Church Technology Conferences

After a week-long intensive at the National Association of Broadcasters Convention (NAB), it may feel too soon to start thinking about another conference. Then again, a major reason your firm goes to these conferences is to connect with potential buyers, reconnect with existing clients and see for yourself what others in the audio, video and lighting industry are showcasing. So back we go into planning for the next conference. Just make sure you’re aware of unique vertical market conferences — especially church conferences — where your chances of getting face time with new leads are exponentially greater and the competition scarce.

In the house of worship market, the tip of the technoloxgy spear can be found at just a few unique conferences focusing on the technical and creative arts teams of churches. As some of your industry peers have already found, sponsoring or exhibiting at these is hyper-targeted.

List of Church Technical & Creative Arts Conferences

When I taught at my first church tech conference hosted by Technologies for Worship Magazine, it was as a church technical director. Twenty years later, the church technology space has grown dramatically with a host of conferences focused exclusively on church technical and creative arts teams.

Worship Facilities Expo (WFX)

“This three-day experience provides church teams with hands-on training, real-world solutions, networking, and more importantly, the inspiration that you need to grow your church community. There’s something for everyone on your ministry teams with five conferences covering tech, facilities, safety and security, communications, and worship.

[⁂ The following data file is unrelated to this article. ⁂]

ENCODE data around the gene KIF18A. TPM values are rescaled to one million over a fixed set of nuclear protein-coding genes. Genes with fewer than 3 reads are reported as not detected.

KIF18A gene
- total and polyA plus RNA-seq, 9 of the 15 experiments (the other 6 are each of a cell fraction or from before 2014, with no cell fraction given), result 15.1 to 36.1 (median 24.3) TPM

Over 225 vendors and manufacturers exhibit during the Expo, with services that provide worship facilities with the products and services they need, from companies that specialize in servicing the church and worship facilities market.”

That Church Conference

“That Church Conference is a communications and marketing conference designed to bring together church practitioners to collaborate and learn from each other in a fun and exciting environment with practical teaching from leading experts in the church.”

Story Conference

“STORY is a two-day conference for makers, creators, and artists who tell stories in a variety of mediums, industries, and settings.”

Church Tech Team Development Summit (Tribe)

“The Tribe Tech Team Development Summit is designed to help church production staff and volunteers with the personal, technical and spiritual elements of working in church production. This is an event produced by Church Production Magazine.”

Saddleback Communications Summit

“During this three-day, two-night event, Saddleback’s Communications Team will share strategies and best practices in marketing, web, social media, creative arts and storytelling. You’ll walk away with new vision and practical solutions to expand your reach and grow your church.”

SALT Conference

“SALT is a reminder of the role creativity plays in the context of the local church. We believe that creativity is a seasoning, it’s not the main course or a substantive side dish because creativity has no nutritional value. We are returning to Nashville for a three-day conference for the creative and technical arts community with inspiring environments, unhindered moments of worship, powerful speakers and a multitude of practical workshops on creativity.”